When I moved to my first apartment with my husband, we incorporated all of his plants that he had collected from his places of residence, including some from his parents home. I do remember that we had many spider plants, they were indestructible! Once we acquired our first cat that decided the dirt in the base of the planters would make a perfect liter box, we removed live plants from our living environments. We didn’t have plants until we owned a home – and those were outside in the gardens! (We still do not have any interior plants, only the occasional vase of flowers on the table) Currently, between the design of our home and the lack of direct sunshine on the first floor and the additional two cats and dog – we maintain exterior garden beds for our flowering plants, shrubs and enjoy the sugar maple trees that line our property. Read More→

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by Joelle Steele

Ferns, botanically known as Filices, are native to all parts of the world, but are most often found in the tropics and subtropical areas. Some are epiphytic in nature while others make their homes on the shaded floors of tropical wood forests.

Many interiorscapers dismiss ferns as being too messy and therefore too hard to maintain. But, while some of the messiness seems characteristic of certain species, it can be reduced by proper care, and, there are alternative species which are more exotic and less problematic.

Here are some common indoor ferns: Acrostichum aureum (“Leather fern”); Asplenium (“Birdsnest ferns and Mother ferns”); Cyrtomium falcatum (“Holly and Fishtail ferns”); Nephrolepis exaltata (“Bostons, Lace, Feather, and Sword ferns”); Pellaea rotundifolia (“Button fern”); Platycerium (“Staghorn and Elkhorn ferns”); Polypodium aureum (“Hare’s foot and Crisped blue ferns”); and Stenochlaena (“Liane fern”). Read More→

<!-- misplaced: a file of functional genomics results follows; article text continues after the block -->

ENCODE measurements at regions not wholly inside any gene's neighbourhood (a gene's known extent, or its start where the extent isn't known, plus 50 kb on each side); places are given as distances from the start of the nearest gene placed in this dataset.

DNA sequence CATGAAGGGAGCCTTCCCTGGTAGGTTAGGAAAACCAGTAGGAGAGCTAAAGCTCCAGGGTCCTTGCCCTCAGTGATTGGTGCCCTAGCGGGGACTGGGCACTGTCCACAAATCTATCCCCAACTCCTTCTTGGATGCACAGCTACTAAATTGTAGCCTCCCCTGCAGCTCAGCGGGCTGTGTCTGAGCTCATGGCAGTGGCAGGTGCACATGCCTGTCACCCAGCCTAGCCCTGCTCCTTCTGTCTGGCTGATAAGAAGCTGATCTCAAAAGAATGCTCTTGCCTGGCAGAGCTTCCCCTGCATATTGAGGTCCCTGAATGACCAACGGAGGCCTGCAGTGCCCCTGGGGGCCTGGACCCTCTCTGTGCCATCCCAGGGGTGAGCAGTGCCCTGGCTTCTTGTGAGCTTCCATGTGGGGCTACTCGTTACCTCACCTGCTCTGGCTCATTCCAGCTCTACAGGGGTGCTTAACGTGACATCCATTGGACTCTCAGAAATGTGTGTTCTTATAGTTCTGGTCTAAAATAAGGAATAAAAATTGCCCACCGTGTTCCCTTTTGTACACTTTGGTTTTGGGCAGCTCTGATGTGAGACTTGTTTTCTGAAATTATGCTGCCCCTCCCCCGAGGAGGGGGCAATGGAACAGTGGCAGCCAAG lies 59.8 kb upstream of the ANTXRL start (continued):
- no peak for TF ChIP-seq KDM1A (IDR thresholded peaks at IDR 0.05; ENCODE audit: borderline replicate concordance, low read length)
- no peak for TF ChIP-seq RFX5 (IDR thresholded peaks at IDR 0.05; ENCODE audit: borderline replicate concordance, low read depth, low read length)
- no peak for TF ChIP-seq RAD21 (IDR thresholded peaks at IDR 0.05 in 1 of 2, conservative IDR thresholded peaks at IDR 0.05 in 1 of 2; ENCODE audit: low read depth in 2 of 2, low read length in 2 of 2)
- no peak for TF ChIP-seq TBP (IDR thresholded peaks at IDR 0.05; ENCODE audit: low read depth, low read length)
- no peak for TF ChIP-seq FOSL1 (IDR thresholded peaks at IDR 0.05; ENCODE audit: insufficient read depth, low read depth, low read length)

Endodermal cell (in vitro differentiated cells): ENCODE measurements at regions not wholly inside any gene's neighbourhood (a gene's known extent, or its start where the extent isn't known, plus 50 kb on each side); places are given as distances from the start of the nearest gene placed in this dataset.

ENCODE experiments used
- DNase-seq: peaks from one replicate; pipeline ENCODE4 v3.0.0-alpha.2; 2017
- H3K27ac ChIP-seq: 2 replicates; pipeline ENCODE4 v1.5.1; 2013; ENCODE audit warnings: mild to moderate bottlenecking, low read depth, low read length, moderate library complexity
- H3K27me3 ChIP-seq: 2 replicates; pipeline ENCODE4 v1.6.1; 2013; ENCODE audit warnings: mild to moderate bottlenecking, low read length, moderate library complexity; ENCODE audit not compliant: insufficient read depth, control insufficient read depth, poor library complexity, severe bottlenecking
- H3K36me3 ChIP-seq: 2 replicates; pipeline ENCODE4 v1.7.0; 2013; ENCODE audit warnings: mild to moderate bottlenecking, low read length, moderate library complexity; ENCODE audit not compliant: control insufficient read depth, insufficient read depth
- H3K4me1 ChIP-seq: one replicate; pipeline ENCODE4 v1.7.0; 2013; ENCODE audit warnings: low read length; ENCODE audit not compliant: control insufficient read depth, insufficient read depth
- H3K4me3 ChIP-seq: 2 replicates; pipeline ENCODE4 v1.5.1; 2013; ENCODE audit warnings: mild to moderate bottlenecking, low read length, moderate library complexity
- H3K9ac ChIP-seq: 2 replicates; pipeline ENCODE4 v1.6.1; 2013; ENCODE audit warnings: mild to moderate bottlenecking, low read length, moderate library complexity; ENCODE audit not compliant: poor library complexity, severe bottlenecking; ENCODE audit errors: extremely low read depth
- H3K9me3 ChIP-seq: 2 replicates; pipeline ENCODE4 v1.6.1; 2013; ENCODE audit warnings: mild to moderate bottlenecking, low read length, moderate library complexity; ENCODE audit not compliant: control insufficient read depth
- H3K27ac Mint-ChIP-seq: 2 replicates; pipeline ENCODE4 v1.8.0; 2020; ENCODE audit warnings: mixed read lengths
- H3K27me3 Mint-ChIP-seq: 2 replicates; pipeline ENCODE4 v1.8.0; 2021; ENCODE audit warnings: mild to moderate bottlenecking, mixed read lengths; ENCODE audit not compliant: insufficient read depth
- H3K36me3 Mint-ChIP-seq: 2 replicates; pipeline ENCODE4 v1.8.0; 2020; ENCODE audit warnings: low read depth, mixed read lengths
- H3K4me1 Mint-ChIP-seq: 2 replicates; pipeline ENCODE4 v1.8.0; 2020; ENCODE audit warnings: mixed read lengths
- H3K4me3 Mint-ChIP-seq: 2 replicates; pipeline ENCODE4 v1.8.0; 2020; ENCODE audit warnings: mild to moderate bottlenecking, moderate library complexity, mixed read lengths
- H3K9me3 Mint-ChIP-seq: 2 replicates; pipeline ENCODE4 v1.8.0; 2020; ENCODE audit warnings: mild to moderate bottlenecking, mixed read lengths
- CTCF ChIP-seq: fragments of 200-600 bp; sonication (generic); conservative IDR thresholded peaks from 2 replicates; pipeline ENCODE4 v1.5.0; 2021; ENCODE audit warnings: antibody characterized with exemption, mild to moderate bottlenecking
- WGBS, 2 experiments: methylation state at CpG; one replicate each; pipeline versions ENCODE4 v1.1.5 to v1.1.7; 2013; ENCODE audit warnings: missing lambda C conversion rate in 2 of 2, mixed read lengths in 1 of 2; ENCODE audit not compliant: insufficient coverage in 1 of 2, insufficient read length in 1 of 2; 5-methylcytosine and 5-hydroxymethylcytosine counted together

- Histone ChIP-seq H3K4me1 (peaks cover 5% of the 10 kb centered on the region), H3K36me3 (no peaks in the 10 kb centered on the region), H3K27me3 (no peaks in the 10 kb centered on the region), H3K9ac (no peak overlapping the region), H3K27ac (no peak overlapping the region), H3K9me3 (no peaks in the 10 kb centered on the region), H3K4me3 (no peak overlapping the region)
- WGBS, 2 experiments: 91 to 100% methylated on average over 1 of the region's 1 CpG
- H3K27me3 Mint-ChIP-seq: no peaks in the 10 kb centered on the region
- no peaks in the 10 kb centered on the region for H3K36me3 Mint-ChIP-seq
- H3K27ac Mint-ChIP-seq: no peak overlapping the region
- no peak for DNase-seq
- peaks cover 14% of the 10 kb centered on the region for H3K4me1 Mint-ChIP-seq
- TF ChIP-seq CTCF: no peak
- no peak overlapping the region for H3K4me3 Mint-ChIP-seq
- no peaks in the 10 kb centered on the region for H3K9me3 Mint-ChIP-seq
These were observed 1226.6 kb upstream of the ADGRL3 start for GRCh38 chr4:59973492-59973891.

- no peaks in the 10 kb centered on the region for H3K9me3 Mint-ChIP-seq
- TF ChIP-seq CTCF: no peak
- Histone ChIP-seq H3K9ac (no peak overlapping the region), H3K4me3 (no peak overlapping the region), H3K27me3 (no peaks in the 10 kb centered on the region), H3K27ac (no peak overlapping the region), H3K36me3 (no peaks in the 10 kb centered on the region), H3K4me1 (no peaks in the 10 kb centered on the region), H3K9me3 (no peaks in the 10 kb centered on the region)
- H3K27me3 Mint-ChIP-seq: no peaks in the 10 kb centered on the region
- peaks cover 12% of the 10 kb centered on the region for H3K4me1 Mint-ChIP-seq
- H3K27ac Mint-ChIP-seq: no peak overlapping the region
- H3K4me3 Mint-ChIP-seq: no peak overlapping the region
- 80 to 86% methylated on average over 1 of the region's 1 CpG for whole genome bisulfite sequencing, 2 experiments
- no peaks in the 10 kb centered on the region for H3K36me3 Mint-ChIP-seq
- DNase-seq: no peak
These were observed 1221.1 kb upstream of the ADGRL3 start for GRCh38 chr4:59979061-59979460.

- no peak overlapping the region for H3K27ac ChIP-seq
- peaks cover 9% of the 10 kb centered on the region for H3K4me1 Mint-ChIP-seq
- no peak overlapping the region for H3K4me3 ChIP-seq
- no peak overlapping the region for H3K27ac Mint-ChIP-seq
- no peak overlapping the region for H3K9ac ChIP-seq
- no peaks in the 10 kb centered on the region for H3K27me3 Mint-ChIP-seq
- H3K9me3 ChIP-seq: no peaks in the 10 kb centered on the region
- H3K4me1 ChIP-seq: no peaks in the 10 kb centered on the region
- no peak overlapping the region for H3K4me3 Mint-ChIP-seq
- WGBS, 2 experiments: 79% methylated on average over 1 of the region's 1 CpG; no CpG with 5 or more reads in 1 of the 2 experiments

By Nick Easen for CNN

Putting plants in the workplace could be one way to celebrate Earth Day, but research shows that it may also promote staff well being.

If your job makes you feel dreary, it could be time to introduce vegetation to your personal breathing zone — an area of six to eight cubic feet (0.2 cubic meters) — where we spend most of our working day.

Office plants have become more popular over the last 30 years, with research reinforcing the belief that they improve the atmosphere, reduce stress, and sharpen concentration. Read More→

By Randolph Craig

Interior plants and modern architectural designs go hand-in-hand. The people who do the internal decoration of buildings understand that all rooms are improved when healthy, natural vegetation, is present, whether flowers or leaves. The atmosphere in these areas becomes alive, rather than sterile and unwelcoming.

They may be placed in pots that are positioned to break a hard, uncompromising line in the architecture. Their presence adds warmth, creating an ambiance that is synchronized with the nature around them. They grow and change, making people get a sense of life from their surrounds and even become more aware of their natural environment. Read More→